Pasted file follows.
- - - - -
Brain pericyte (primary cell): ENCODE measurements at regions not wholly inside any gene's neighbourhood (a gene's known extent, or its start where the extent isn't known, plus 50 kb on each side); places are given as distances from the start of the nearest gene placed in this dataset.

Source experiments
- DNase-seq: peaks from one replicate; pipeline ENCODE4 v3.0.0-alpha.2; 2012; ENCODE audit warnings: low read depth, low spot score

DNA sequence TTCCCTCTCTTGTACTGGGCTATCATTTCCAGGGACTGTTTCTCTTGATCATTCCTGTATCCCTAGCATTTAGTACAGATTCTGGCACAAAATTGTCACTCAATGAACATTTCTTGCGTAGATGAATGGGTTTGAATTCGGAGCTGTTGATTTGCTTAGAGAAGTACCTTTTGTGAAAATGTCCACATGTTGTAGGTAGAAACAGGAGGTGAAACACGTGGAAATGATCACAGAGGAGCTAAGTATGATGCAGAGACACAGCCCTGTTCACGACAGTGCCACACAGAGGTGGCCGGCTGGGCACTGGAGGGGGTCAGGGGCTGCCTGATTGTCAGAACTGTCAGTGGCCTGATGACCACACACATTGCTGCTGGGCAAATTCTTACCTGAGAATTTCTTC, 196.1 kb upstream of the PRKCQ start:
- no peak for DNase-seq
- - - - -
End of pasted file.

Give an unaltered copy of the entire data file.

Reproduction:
Brain pericyte (primary cell): ENCODE measurements at regions not wholly inside any gene's neighbourhood (a gene's known extent, or its start where the extent isn't known, plus 50 kb on each side); places are given as distances from the start of the nearest gene placed in this dataset.

Source experiments
- DNase-seq: peaks from one replicate; pipeline ENCODE4 v3.0.0-alpha.2; 2012; ENCODE audit warnings: low read depth, low spot score

DNA sequence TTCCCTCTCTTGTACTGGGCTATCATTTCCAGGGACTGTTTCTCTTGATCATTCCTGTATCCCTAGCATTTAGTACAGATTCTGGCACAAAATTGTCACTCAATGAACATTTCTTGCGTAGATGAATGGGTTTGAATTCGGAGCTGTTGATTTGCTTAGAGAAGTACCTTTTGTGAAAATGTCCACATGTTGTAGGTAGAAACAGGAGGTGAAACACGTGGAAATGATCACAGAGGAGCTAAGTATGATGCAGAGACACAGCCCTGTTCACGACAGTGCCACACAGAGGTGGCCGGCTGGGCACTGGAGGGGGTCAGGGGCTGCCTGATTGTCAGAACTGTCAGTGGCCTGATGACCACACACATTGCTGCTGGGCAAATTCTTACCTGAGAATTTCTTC, 196.1 kb upstream of the PRKCQ start:
- no peak for DNase-seq